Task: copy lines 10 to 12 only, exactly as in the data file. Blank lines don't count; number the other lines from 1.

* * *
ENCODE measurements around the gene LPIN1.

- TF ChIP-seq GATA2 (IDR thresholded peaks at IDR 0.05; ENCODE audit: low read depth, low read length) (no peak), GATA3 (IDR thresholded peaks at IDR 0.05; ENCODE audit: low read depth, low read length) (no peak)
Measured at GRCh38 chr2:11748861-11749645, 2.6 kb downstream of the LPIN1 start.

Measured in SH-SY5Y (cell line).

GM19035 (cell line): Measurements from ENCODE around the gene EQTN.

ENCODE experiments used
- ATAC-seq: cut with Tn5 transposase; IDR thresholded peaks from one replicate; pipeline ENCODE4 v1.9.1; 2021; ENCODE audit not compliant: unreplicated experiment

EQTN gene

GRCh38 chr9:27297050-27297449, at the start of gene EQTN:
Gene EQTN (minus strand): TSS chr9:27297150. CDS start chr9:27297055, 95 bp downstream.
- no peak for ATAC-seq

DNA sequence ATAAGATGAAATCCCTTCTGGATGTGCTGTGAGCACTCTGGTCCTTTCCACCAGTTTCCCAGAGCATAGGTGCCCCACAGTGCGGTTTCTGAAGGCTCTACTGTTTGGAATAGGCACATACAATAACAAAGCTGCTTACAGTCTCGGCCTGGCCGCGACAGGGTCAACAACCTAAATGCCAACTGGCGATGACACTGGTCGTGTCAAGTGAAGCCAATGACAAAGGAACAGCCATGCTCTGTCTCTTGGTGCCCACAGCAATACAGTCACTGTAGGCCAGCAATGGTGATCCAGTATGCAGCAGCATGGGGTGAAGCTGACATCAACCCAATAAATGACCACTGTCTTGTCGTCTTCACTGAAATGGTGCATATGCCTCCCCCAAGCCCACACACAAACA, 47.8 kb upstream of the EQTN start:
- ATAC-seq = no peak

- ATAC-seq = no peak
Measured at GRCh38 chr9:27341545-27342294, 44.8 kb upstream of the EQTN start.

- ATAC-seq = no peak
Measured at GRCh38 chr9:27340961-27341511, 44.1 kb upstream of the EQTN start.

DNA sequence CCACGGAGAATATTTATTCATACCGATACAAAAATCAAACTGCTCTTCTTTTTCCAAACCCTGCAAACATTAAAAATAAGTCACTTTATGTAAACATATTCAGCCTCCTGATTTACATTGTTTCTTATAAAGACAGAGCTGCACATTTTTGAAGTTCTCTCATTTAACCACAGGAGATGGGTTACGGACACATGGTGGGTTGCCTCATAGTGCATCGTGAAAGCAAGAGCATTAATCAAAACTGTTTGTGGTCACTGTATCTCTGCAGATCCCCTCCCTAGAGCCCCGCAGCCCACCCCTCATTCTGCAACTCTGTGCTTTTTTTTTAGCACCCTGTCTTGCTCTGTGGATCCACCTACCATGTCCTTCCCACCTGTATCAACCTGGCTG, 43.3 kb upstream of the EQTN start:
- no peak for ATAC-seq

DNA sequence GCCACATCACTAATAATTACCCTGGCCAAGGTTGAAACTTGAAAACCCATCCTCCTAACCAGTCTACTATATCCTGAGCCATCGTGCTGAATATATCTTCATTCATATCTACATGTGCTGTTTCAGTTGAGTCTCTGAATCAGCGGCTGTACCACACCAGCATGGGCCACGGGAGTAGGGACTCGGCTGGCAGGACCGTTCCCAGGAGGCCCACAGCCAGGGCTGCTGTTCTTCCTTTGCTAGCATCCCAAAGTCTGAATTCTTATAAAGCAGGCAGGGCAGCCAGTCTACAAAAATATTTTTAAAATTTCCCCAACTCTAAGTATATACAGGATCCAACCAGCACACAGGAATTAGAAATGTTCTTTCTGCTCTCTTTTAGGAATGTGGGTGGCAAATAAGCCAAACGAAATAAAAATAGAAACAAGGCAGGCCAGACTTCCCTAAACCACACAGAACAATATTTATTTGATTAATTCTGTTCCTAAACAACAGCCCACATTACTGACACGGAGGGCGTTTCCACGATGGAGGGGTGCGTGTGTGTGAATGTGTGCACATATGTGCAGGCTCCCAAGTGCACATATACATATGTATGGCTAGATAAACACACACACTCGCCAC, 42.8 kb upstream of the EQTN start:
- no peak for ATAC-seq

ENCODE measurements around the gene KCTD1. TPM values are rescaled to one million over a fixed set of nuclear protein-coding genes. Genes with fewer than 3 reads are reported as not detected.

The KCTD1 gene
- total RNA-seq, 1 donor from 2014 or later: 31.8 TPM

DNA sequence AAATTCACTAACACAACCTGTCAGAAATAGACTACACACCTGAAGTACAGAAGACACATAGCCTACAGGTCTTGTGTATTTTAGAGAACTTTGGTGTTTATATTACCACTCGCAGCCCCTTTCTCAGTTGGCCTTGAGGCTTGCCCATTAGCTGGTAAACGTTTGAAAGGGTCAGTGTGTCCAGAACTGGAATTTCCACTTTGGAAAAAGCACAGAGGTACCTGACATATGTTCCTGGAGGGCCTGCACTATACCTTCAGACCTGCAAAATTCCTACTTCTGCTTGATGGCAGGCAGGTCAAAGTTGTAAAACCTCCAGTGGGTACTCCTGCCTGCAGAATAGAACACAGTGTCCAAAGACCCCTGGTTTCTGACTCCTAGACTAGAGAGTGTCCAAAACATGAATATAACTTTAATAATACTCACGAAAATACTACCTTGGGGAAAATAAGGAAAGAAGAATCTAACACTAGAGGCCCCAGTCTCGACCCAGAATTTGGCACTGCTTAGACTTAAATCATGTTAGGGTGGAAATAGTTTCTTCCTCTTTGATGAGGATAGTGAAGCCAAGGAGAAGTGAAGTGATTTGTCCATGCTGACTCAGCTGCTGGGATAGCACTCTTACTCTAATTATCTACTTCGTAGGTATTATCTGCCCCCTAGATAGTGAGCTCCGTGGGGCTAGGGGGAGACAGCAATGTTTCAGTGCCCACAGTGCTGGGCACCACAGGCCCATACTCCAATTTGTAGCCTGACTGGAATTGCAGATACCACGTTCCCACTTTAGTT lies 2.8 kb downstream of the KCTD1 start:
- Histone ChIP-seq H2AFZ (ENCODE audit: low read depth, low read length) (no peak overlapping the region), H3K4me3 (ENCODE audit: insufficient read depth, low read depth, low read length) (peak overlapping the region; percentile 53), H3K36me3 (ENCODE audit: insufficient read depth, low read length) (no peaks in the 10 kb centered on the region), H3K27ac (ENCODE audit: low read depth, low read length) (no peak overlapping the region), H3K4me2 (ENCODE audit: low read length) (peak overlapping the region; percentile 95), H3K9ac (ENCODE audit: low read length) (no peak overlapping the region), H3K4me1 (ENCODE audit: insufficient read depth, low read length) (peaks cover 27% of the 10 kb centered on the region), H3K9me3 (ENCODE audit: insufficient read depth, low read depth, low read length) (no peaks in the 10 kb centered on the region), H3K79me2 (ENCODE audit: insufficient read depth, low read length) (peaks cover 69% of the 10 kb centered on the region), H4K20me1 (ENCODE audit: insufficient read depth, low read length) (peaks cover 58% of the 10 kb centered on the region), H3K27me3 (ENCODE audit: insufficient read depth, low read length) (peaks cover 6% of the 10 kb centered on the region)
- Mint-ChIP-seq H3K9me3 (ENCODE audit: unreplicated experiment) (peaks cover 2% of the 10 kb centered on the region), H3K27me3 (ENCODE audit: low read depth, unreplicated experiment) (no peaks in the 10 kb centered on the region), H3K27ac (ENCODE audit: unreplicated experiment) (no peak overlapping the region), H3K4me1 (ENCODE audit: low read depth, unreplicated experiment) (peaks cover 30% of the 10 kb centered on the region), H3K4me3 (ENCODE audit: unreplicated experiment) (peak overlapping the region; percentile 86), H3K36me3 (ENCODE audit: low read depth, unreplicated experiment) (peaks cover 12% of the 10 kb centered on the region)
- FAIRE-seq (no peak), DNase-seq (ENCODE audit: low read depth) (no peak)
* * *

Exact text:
Gene EQTN (minus strand): TSS chr9:27297150. CDS start chr9:27297055, 95 bp downstream.
- no peak for ATAC-seq

DNA sequence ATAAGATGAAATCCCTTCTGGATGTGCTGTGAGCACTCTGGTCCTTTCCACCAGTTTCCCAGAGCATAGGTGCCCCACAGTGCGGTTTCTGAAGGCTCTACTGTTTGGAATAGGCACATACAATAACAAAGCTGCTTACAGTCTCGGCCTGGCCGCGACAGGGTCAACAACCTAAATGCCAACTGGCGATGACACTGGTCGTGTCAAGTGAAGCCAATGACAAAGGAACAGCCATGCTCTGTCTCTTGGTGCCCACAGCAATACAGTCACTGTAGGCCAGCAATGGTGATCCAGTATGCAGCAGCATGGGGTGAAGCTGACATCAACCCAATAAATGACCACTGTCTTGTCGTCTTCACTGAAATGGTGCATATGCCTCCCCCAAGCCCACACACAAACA, 47.8 kb upstream of the EQTN start: